Why You Should Make Singapore Your New Home

Giant tech companies and global multinational companies (MNCs) have all flocked to Singapore over the recent decade for a reason — not only is it an important gateway to Asia due to its strategic geographical location, this former fishing village has also firmly established itself as one of the world’s leading business and financial hub that offers limitless opportunities for both companies and individuals alike.

And so, it comes as no surprise that this global cosmopolitan has seen its appeal soar amongst the expatriates and foreign talents. The Lion City has emerged as the best place for expats to work, live and play in, ahead of New Zealand, Germany and Canada in an annual survey conducted by HSBC. In another report, the Republic has been dubbed as the most liveable city in the world as Economist Intelligence Unit’s (EIU) liveability ranking index. As such, permanent residency in Singapore has always been highly sought after and valued.

Still not convinced? Keep on reading to discover the benefits that await you once you successfully secure for yourself the elusive Permanent Resident (PR) status.

 

1. Stable Political and Social Environment

This small city-state has built a reputation on the global stage as a politically-stable nation where protests, strikes or riots are almost unheard of. While some of the neighbouring countries may consider Singapore’s leadership rule as authoritarian and centralised, the political culture in the city-state is one of pragmatism and governed by a set of stringent but rational rule of law. This approach by its leaders has turned the Republic into one of the safest countries in the world to work, live and play in and allow the Republic to stand firmly on its feet despite facing several global economic downturns in the past few decades.

Least Corrupt Nation

Although Singapore’s primary anti-corruption law — the Prevention of Corruption Act (PCA) — was enacted in 1960, its statutory framework is broad, robust and open-textured enough to accommodate the different factual variations of modern-day corruption but are also carefully circumscribed by its astute lawmakers so as not to be overly inclusive. These legal policies and regulations have proven to be fruitful as the country clinched the third spot (up three notches from sixth place last year) in the Transparency International’s 2018 Corruption Perceptions Index, which is an annual ranking of countries considered to have the least corruption cases in the public sector.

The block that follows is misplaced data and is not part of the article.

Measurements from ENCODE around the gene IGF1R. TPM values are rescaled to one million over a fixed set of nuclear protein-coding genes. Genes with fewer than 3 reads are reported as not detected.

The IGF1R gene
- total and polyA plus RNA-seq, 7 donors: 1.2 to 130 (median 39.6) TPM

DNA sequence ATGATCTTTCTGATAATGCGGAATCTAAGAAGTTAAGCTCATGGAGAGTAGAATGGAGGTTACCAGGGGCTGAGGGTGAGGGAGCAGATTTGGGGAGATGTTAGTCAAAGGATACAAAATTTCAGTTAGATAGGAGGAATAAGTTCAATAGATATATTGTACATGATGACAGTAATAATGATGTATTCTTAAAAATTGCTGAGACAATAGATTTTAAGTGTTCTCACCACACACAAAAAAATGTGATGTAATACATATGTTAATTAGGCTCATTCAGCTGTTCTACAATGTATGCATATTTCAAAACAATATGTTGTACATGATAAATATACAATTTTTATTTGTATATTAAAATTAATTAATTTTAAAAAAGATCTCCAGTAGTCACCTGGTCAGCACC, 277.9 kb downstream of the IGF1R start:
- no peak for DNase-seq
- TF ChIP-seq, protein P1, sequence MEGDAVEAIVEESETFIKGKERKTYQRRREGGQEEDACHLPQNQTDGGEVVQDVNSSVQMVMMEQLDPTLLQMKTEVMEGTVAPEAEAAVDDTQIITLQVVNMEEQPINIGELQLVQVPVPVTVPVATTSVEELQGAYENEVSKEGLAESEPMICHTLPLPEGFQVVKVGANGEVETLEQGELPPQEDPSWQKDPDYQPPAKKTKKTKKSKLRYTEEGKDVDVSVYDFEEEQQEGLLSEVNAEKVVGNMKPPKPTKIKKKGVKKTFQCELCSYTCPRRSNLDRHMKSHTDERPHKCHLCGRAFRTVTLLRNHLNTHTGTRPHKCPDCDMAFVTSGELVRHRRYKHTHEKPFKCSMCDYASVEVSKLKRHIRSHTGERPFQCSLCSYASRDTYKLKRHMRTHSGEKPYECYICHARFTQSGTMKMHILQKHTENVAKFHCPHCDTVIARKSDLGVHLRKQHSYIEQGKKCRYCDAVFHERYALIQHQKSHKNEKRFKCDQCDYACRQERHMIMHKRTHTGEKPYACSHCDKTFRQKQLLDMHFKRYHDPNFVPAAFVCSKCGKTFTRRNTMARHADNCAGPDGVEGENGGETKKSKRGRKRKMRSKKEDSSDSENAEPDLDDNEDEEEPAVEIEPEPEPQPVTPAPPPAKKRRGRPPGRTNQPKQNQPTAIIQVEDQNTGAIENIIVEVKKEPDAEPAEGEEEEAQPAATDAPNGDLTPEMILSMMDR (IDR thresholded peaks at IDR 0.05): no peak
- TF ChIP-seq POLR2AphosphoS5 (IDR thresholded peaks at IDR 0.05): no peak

Low-Security Threat

Singapore is one of the few places in the world where people from diverse backgrounds and cultures live and thrive together harmoniously without any leaks in social security. This social cohesiveness that the city-state has been able to promote and uphold for the longest time is a success story for countries around the world and is aptly reflected in a study by research firm Gallup where it was reported that Singaporeans feel safer than residents of any other place in the world for at least the fifth year running, with 94% of the adults here feel secure enough to walk home by themselves at night against a global average of just 68%. In a similar report, the Lion City was ranked first in the Law and Order Index, surpassing countries like Norway, Iceland and Finland. The result is consistent with a host of other global studies — Global Smart City Performance Index ranked Singapore at the top of its chart for the world’s safest city that was published this year while the World Justice Project’s Rule of Law Index 2017-2018 report saw a similar outcome, with Singapore topping the Order and Security charts.

 

2. Thriving Economic Environment

Apart from a corruption-free environment, the Republic has also built an economic environment that is open and competitive, all of which is possible with the implementation of stable and effective policies.

A Global Hub

Singapore has one of the busiest ports globally, and the government is showing no signs of slowing down. Apart from its attention on the export of chemicals and electronics to countries that are more economically advanced, the Republic has also diversified its economy over the recent years to become a hub of many things — banking and financial hub, research and development (R&D) hub, biomedical hub, and recently, a prime destination in Asia for top-notch healthcare services. With a plethora of wealth creation opportunities, coupled with social stability, transparent trade policies as well as excellent global communication links and infrastructure, it is no wonder that foreign investors and talented expatriates alike are flocking to the sunny shores of Singapore.